Are pre-occupations with the past and tribal loyalties limiting the future of Northern Ireland or is the ‘shared but separate’ post conflict state working?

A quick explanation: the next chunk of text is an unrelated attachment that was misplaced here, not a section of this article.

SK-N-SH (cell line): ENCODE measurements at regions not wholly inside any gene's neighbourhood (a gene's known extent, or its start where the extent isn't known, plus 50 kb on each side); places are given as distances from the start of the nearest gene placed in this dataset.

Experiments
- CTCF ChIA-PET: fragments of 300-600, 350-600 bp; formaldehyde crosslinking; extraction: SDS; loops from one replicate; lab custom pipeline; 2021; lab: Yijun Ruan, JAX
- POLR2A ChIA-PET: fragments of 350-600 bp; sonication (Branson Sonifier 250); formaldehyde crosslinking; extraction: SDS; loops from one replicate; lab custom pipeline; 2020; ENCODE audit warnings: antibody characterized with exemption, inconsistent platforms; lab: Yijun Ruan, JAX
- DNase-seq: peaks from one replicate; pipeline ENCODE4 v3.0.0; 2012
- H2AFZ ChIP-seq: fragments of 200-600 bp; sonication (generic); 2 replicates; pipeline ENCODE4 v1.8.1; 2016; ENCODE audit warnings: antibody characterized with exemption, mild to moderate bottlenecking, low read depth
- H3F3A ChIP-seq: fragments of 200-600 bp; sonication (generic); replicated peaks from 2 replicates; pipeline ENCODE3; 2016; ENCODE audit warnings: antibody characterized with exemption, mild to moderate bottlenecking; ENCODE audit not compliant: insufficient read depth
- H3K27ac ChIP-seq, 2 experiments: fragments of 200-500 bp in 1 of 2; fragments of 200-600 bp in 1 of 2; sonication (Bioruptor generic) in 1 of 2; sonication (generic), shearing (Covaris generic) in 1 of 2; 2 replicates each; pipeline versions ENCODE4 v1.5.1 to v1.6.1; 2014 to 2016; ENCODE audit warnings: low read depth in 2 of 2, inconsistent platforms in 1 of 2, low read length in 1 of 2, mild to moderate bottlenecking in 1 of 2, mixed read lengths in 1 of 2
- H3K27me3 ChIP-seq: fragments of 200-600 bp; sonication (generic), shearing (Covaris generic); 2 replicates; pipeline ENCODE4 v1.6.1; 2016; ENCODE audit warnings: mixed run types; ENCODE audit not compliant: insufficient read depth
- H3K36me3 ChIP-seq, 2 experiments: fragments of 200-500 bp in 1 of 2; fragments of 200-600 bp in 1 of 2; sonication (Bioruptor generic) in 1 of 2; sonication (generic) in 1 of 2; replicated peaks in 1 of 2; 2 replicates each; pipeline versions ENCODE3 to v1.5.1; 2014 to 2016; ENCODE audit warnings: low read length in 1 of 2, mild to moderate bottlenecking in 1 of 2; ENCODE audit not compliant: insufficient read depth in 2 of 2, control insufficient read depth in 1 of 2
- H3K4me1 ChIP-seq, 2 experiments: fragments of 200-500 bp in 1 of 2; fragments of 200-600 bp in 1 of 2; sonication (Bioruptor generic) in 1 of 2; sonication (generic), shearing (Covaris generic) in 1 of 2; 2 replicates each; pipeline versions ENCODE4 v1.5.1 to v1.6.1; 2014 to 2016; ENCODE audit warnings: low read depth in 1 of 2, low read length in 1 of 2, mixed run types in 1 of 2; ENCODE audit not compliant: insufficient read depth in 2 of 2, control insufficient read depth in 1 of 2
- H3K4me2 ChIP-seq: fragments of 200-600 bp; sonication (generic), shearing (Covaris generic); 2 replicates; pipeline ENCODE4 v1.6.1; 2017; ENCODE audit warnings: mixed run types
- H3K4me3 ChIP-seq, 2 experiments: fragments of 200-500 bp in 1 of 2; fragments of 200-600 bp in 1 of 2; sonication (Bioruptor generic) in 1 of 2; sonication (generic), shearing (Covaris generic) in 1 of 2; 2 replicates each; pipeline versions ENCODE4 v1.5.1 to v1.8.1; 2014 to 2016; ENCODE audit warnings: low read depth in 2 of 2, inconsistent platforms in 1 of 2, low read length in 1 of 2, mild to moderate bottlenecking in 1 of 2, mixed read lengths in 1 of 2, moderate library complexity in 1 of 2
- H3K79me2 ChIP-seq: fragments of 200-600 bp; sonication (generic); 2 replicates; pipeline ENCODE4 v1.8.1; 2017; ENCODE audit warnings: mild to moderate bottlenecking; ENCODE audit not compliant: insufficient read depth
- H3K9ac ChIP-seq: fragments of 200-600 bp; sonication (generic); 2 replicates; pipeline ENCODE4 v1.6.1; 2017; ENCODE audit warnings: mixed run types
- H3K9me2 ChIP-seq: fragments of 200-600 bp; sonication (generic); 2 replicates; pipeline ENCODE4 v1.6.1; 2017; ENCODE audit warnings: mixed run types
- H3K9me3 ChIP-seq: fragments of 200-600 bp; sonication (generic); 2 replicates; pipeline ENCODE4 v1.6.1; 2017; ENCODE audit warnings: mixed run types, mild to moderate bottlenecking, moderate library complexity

You cannot socially engineer your way to prosperity, it is still the case that the majority of people in Northern Ireland choose to be separate. They choose to assert their difference from others. For as long as people go on doing this we are going to have to live with that. Loyalty to their side supersedes their loyalty to society. It is disappointing, but we are after all in a post conflict society. There exists a ‘two of everything approach’ to governance. There is a cost to this division. For example, if there were more shared facilities – leisure centres and the like – there may be possible savings. There is some shared ground in modern Northern Ireland, but maybe it still is not enough. Real change takes a long time, generations, and for now we must bare this, even though it is dysfunctional. What is important to remember is that it’s what you can add to the mix, not the differences that matter. Northern Ireland needs to catch up with other nations, that different must not breed separation, but realise that it is precisely their difference that adds to progress.